The GeForce GTX 650 Ti Boost editions are rated at a 140 Watt TDP. That is on the high side for a 650 series card really but this again is due to the nature of the GTX 660 DNA this card uses. Our measurements show 135 Watt at peak with a modern game is more in line with what you'll see, our model was a factory reference version so expect slightly higher numbers with Factory Faster clocked products. Take that 135 Watt and add to that the processor, memory, motherboard and other peripheral devices, our recommendation stands at a 500 Watt power supply, with a decent overclock that should be sufficient.
Overclocking then, we again notice nice results but they are similar to the reference model. Due to NVIDIA's power design and limitations these days all air-cooled SKUs willr each roughly the same numbers. it depends a little on GPU transistor leakage and stuff like that. The board power design is 140 Watt, you may increase the power limit with another 10% which means 150~155 Watt of power consumption is at your disposal when overclocking. Basically we added 140 MHz on the clock offset, Added 350 MHz on the memory slider and that resulted the games to run 1228 MHz on the GPU core with the memory running at 6804 MHz. Remember that GPU clock can differ a little with the dynamic clocks in relation to the power signature of the application running. But yeah, if you need a little more bite, don't be afraid to overclock these cards. A 10% gain could be easily achieved allowing you to reach the 1200 MHz region based on a dynamic boost clock.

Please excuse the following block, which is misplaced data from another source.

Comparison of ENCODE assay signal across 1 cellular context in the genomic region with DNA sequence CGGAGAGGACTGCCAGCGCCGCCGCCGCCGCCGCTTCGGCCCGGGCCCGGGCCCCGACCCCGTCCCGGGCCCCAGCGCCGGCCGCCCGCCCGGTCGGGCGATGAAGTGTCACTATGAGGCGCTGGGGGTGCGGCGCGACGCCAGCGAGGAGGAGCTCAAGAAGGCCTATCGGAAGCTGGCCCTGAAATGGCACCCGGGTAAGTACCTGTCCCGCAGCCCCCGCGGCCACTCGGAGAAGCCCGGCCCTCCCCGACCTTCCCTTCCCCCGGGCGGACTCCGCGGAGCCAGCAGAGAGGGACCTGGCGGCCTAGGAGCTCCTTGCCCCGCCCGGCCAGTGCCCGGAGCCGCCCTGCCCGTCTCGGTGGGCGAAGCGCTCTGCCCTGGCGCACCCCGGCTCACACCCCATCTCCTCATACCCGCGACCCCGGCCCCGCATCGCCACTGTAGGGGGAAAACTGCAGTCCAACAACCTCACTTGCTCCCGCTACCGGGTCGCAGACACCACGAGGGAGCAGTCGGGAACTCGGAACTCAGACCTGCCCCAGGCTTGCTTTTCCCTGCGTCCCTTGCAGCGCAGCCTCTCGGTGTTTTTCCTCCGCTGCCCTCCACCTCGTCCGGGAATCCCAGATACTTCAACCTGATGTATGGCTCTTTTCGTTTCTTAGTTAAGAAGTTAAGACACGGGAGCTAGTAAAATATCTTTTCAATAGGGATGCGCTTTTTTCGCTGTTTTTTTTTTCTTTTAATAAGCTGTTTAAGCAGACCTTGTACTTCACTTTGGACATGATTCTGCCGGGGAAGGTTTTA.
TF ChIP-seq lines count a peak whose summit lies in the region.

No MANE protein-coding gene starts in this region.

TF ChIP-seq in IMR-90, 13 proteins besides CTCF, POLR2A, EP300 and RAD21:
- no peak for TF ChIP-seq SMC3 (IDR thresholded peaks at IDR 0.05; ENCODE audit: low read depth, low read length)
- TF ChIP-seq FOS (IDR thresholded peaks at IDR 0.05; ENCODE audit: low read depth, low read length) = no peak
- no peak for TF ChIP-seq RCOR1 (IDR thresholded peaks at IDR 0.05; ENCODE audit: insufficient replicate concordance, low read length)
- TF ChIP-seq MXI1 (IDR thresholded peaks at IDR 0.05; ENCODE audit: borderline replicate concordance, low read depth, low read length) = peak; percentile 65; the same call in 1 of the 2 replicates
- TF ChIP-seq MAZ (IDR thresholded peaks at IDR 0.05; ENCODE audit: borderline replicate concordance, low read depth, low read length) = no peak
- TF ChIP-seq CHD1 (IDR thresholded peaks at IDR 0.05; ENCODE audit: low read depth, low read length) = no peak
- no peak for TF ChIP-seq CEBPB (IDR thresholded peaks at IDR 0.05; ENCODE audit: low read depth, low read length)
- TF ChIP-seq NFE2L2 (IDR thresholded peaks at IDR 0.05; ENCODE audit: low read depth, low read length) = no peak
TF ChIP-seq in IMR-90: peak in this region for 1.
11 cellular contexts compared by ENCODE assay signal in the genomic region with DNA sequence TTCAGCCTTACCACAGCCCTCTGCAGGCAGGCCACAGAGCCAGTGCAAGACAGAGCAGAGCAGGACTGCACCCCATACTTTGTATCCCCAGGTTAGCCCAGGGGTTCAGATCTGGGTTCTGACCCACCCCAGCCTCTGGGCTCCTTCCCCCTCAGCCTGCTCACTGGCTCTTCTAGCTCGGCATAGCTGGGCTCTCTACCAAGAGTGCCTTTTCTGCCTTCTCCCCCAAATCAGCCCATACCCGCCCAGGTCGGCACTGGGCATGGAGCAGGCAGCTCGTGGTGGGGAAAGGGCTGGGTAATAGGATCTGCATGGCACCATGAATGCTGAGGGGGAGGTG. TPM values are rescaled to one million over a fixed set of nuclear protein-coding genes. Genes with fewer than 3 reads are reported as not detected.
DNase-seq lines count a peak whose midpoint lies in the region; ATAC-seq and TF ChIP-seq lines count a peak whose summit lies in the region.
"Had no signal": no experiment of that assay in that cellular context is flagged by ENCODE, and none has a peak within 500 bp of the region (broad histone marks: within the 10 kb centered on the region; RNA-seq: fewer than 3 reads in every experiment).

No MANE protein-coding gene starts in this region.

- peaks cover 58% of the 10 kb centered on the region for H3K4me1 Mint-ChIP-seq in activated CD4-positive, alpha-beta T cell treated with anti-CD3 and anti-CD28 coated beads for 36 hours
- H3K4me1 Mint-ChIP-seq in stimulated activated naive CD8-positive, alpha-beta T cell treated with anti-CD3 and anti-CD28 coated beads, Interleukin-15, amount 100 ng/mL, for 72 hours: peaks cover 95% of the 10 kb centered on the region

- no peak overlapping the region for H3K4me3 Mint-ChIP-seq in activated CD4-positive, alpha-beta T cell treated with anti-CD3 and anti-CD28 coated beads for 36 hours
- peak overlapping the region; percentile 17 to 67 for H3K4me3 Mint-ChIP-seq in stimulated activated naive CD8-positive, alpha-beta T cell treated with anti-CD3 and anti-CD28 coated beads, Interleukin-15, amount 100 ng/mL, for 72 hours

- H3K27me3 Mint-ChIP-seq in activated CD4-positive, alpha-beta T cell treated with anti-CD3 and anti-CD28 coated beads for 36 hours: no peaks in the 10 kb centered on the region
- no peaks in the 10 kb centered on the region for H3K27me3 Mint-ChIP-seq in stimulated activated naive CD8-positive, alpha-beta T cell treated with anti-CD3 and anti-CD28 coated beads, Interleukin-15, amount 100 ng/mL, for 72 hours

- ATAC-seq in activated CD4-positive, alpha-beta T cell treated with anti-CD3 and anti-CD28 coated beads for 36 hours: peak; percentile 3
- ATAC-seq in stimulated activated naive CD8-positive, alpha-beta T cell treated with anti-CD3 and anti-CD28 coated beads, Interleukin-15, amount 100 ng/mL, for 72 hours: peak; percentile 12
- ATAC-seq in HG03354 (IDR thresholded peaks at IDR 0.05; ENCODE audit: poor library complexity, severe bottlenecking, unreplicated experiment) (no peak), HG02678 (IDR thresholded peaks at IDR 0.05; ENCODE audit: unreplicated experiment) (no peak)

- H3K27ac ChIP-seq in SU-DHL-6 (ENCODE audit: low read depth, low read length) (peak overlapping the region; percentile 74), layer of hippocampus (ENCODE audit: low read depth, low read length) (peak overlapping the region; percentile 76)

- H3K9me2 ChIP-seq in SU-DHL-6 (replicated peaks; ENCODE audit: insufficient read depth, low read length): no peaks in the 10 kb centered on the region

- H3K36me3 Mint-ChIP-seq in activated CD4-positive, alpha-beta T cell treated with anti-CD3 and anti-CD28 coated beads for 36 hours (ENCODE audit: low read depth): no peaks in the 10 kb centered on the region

As always prices remain debatable. We expect the Palit GeForce GTX 650 Ti Boost OC edition to sell for roughly 169 EUR/USD based on the fact that it is the 2GB model, it comes slightly overclocked and has that custom cooler.
Realistically the price comes down to 160 EUR then the card really is a little gem to purchase. For that money you will receive a nice 2GB graphics card that can play all the latest games at good image quality settings with very acceptable framerates at a resolution of 1920x1080/1200. So is it good value ? Yes, it is a versatile and progressive card when it comes to features and options.
Admittedly I am a bit of a fan of the Palit GeForce GTX 650 Ti Boost OC edition and GeForce GTX 650 Ti Boost in general. The product is one of the value for money type products that seems to be balancing out really well. The reason why i am excited about it is that the product allows you to play your games at 1920x1080 and everyone of you guys by now will have upgraded towards a monitor with a resolution of 1920x1080/1200. That's where this card will be a perfect fit as it balances out game quality and performance really well. If you need that wee bit extra then tweaking wise the product will not disappoint either, 1150~1200 MHz should not be an issue as well as.
The product is balanced out nicely price and performance wise. Palit is giving it their extra love by adding the dual-fan cooler which makes this product totally silent whilst offering better cooling performance over the reference coolers. The extra overclock is really too small to make a real difference, but hey now every little bit helps right ? If this is what your budget allows you to spend then yeah, very much recommended is it is a good value product.